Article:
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The board will strive to keep schools open and some programs running if teachers go on strike, an official said, but if support staff walk off the job, buildings will be closed.Peter Power/The Globe and Mail

An unusual assembly line is creaking into action at the country's biggest school system, with even the highest officials at the Toronto District School Board getting ready to punch in numbers for 154,600 elementary report cards.

The board's decision to issue limited report cards by mid-July, after teachers refused to write them as part of their strike action, means enlisting not only administrative staff but superintendents who manage dozens of schools.

But that last-minute effort is still a minor hiccup compared with the magnitude of adjustments the board could have to make next fall, when elementary, high-school and support workers could all be holding different labour protests at overlapping times. The kaleidoscopic of options have the board making complicated contingency plans more than two months in advance.

"We have classrooms where there's teachers, nurses or health care professionals, all kinds of special education support professionals," said Chuck Hay, the TDSB executive superintendent responsible for managing labour disruptions. "If one of those groups goes on strike, we always have to ask the question: what kinds of supports can we safely provide for our children? And balance that with our obligations to the parents," he said. "We can't just say: 'We can't do it.'"

Contracts for all Ontario educational workers expired last August, and each union is engaged in separate negotiations.

They have started to make concrete threats about what could happen next fall if talks don't conclude over the summer. Public high-school teachers won't supervise extracurricular activities until they reach a deal, said Lori Foote, a spokeswoman for the Ontario Secondary School Teachers Federation. A union bulletin warned that additional strike action "will be taken."

Public elementary teachers have been on an escalating administrative strike this spring and their union has said it will ramp up pressure next year if needed.

Support workers could also stage some form of protest, including special education staff, early childhood educators, secretaries, custodians and tradespeople, all represented by the Canadian Union of Public Employees. CUPE's negotiations have been less public than the teachers' battles but are much more delayed.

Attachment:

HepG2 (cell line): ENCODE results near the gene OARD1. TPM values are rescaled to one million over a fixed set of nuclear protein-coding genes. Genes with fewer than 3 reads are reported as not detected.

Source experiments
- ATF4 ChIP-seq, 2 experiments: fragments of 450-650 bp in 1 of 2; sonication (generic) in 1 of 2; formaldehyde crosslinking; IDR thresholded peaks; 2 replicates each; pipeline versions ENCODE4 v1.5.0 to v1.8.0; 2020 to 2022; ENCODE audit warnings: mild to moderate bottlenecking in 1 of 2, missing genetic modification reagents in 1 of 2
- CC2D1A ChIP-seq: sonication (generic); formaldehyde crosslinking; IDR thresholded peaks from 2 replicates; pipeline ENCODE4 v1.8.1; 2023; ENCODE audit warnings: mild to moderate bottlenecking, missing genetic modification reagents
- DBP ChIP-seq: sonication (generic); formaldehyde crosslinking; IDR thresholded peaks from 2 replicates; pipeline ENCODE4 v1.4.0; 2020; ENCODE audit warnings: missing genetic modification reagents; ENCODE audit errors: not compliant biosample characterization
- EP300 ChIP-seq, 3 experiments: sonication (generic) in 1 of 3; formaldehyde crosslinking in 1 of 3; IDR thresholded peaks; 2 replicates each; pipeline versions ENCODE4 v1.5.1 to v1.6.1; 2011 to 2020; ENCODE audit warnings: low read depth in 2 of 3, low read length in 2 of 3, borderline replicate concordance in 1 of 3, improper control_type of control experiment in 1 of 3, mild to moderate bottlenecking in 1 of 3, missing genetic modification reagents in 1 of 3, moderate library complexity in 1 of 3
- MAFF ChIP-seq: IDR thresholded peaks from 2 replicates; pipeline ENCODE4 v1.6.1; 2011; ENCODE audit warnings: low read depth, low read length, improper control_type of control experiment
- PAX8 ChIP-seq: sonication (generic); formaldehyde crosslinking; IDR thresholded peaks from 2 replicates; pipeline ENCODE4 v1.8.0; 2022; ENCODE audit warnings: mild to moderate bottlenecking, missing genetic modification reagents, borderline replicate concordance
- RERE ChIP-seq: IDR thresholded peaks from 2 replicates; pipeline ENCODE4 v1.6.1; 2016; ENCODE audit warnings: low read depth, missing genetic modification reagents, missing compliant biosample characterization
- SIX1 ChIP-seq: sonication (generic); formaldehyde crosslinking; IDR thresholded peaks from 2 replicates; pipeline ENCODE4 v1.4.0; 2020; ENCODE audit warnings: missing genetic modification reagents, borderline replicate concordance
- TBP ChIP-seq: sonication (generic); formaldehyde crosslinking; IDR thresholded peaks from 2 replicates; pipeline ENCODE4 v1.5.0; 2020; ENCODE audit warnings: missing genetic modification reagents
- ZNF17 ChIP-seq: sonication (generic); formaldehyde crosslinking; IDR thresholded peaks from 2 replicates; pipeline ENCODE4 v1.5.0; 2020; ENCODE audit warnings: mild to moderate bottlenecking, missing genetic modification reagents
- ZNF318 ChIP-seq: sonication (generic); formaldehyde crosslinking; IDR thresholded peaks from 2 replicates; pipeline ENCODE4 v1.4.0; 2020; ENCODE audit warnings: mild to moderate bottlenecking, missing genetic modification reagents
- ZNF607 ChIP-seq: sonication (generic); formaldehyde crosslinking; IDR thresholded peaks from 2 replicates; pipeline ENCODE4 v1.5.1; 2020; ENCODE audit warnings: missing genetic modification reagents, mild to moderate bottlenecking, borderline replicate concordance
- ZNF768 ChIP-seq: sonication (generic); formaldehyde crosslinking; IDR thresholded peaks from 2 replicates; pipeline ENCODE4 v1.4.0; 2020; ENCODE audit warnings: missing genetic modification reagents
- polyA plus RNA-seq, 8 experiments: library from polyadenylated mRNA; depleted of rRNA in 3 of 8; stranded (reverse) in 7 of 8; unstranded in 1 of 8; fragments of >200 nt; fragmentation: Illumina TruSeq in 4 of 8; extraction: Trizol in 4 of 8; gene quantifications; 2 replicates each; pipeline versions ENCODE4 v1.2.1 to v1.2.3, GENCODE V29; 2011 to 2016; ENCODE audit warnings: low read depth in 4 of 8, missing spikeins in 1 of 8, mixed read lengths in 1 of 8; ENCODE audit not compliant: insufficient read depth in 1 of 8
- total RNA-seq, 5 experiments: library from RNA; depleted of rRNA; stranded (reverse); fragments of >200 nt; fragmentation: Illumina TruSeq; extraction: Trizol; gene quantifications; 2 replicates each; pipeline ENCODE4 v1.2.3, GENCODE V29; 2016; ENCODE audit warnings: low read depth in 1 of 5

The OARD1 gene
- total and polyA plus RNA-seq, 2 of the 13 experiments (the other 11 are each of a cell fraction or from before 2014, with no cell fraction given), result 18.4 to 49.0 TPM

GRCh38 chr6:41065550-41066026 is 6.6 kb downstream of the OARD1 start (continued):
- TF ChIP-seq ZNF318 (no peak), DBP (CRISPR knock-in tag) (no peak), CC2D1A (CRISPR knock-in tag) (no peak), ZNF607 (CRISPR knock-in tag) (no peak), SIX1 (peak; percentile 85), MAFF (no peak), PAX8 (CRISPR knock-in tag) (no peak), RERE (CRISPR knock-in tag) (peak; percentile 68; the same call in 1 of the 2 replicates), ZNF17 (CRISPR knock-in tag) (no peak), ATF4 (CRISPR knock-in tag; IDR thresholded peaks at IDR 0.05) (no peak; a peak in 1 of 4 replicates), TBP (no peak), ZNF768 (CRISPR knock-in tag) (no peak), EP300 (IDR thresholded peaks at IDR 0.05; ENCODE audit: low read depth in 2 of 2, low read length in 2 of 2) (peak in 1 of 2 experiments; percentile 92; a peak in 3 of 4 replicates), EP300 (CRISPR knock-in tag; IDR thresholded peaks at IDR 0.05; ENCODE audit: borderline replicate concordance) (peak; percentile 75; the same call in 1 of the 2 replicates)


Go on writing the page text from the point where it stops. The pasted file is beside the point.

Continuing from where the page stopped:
"We're hopeful that we can get a deal, but we could be very much in the same situation as the teachers come this fall," said CUPE chief negotiator Jim Morrison.

If teachers walk off the job, the board will make every effort to keep its buildings open, Mr. Hay said. Many night programs run on school property, as well as independent daycares that serve hundreds of thousands of Toronto parents. A full strike would present more questions, he said: "Can we run the daycares all day instead of just before and after school? Are there issues about parents and children safely crossing picket lines – do we have to close some?"

In another scenario, teachers would stay on the job but custodians would strike, meaning school buildings would close anyway, Mr. Hay said.

If teachers stop supervising sports and special events, superintendents will again be asked to step in, he said. "A superintendent can't go and supervise 25 schools at once, but they can go and help out where there are problems."

What the board isn't likely to do is hire extra staff to run activities – it's too expensive – or to ask parents to volunteer.

"You always have to remember that, regardless of how difficult it is at the moment that you're facing it, eventually all job actions end and we have to get along together and work together afterward. So, pitting the parents against the employees is not something that we're interested in furthering," Mr. Hay said

Special education is a special dilemma, with the mix of different staff. When Durham high school teachers went on strike this spring, the board rushed to connect parents of dozens of high-needs children with programs run by the province or by independent organizations, such as Kinark Child and Family Services, which works with autistic children, said Durham District School Board chair Michael Barrett. The board also co-ordinated some special funding from the Ministry of Education.

Some parents could leave work and keep their children home, but others couldn't provide the full-time physical or psychological support they needed. "They depend on the school system not only for education for the children, but also a respite to be able to go to as well," Mr. Barrett said.

Mr. Hay said the TDSB, which has 40,000 special education students, isn't planning to provide extra support to the high-needs students if programs are shut, but it may still look at options.

One TDSB superintendent said that filling in the report cards is going to be quick.

"It's just so not a big deal," Sandy Spryopolous said. "Being a principal was the best job that I've had in my career. I'd love to supervise a dance, go to the concerts, be part of the graduations."

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